If you have a lot of potatoes to cut into fries, you can save lots of time by using a fry cutter like this one.
1. Scrub, Peel, Trim, and Rinse the Potatoes:
Scrub your potatoes under running water and pat dry with a kitchen towel. The peeling can harbor botulism bacteria, so to be on the safe side, it is best to peel potatoes that you will be preserving. As you peel, trim off eyes, scabs, bruises, and green spots. Then rinse the potatoes well under cool water and pat dry with a clean kitchen towel.
2. Cut the Potatoes into 1/2-inch Fries:
Use a knife to cut the potatoes into 1/2-inch fry shapes. As you work, place the cut potatoes in a large bowl of cold water to keep them from turning grey and to rinse off the excess starch and surface sugars.
3. Pre-Cook Your French Fries:
Pre-cook your French fries by blanching in boiling water and then dropping into a bowl of ice water to stop the cooking process. Blanching partially cooks the potatoes to slow the enzymes that cause lost flavor, color and texture.
To blanch your potatoes, bring a large pot of water to a boil over high heat. While the pot is heating up, fill a large bowl with cold water and ice. Drop your cut potatoes into the boiling water and boil for 5-minutes. Remove the fries and plunge into your bowl of ice water to cool.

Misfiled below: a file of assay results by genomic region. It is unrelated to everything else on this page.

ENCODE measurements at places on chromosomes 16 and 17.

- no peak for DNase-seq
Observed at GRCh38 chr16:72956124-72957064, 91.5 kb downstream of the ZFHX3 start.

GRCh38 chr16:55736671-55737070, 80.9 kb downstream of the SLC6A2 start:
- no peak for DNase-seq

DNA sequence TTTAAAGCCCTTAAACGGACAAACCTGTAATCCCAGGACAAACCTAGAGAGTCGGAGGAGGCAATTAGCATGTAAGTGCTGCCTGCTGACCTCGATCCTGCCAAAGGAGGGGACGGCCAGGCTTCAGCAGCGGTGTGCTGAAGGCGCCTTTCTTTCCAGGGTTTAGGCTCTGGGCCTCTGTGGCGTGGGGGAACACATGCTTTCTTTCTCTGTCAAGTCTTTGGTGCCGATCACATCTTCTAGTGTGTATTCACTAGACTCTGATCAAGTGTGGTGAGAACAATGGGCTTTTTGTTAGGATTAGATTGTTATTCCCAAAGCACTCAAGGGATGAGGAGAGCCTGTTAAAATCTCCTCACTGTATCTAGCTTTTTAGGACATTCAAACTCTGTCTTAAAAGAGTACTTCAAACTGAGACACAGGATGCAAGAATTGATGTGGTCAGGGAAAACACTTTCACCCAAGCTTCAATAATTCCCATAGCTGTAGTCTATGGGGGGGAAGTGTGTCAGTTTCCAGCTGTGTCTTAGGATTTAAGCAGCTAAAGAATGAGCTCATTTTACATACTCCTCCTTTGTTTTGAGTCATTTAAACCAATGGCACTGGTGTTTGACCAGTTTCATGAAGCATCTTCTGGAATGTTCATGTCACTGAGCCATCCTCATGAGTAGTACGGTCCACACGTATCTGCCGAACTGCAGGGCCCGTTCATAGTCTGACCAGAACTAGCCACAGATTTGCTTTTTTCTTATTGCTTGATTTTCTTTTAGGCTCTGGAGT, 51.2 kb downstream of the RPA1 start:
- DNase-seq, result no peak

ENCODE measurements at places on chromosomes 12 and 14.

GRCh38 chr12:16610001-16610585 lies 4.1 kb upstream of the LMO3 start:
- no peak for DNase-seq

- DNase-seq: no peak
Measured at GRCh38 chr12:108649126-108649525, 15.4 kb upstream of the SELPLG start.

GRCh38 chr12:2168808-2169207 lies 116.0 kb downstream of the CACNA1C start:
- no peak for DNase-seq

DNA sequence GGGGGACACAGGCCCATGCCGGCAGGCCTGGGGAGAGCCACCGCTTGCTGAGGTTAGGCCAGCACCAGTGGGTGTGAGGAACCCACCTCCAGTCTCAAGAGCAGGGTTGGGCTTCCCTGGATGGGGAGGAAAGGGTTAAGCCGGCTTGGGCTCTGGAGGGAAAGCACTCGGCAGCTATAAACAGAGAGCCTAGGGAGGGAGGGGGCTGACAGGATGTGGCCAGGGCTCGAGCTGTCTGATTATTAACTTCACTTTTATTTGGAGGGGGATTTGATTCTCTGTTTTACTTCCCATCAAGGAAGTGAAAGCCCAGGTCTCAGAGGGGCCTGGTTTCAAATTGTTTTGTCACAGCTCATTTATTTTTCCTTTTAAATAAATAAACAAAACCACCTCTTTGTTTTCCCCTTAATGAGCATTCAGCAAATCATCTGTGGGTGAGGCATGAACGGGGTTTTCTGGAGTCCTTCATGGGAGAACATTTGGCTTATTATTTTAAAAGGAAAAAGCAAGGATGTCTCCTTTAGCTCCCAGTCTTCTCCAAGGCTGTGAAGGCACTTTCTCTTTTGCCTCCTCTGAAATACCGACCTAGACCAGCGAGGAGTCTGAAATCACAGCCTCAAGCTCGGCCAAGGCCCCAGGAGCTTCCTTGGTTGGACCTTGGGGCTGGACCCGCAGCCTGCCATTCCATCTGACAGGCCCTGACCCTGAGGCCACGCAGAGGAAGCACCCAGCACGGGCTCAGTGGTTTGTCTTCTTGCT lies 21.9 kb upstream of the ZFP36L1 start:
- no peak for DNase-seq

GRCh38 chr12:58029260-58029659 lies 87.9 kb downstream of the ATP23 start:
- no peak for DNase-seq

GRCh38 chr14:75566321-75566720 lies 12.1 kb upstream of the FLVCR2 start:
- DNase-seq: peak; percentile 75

Once the potatoes are cool, remove them from the ice water and dry well with a clean kitchen towel.
4. Freeze the French Fries
First, freeze the fries in a single layer on a sheet pan so they don’t stick together. If you have a lot of fries to freeze at a time, use a sheet of parchment paper in between layers and keep piling the fries on. Place in the freezer for about an hour until they are frozen.
5. Package the French Fries
Pack the frozen fries into freezer bags. About two pounds of fries will fit into a quart sized freezer bag. Remove air from the bag, seal, label, date, and store in the freezer for up to 3 months.
6. Cook the Frozen French Fries
Keep your French fries frozen until you are ready to use them. Do not thaw before cooking or the fries will turn brown. You can cook your fries in various ways, including baking and air frying.